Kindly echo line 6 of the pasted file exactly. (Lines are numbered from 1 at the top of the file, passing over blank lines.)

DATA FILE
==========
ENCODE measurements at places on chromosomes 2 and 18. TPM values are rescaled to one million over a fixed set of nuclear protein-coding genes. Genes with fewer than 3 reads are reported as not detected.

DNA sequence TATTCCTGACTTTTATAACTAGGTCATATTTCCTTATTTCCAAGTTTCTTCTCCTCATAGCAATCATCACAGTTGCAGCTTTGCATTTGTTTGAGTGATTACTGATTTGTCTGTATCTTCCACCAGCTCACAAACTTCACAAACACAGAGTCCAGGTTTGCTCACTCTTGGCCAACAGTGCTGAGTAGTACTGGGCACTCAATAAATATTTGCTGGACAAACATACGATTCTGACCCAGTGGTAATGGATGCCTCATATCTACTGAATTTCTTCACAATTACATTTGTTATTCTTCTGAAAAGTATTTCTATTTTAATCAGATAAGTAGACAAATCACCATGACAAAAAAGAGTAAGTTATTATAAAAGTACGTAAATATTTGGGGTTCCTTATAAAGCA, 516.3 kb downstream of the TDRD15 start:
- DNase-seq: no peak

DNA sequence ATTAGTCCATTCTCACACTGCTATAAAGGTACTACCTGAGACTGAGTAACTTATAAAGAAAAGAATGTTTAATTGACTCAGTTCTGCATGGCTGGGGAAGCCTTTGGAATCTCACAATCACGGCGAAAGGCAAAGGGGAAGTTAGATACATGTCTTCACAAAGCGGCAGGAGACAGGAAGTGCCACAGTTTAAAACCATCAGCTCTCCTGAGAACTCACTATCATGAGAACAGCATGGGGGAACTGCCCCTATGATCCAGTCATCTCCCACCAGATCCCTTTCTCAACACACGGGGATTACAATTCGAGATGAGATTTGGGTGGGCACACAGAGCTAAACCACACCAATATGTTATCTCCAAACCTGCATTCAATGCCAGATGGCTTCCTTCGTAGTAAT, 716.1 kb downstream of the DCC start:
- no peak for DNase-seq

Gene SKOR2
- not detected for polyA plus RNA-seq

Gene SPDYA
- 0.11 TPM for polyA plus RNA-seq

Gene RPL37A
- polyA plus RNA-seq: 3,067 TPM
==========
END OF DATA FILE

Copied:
Gene SKOR2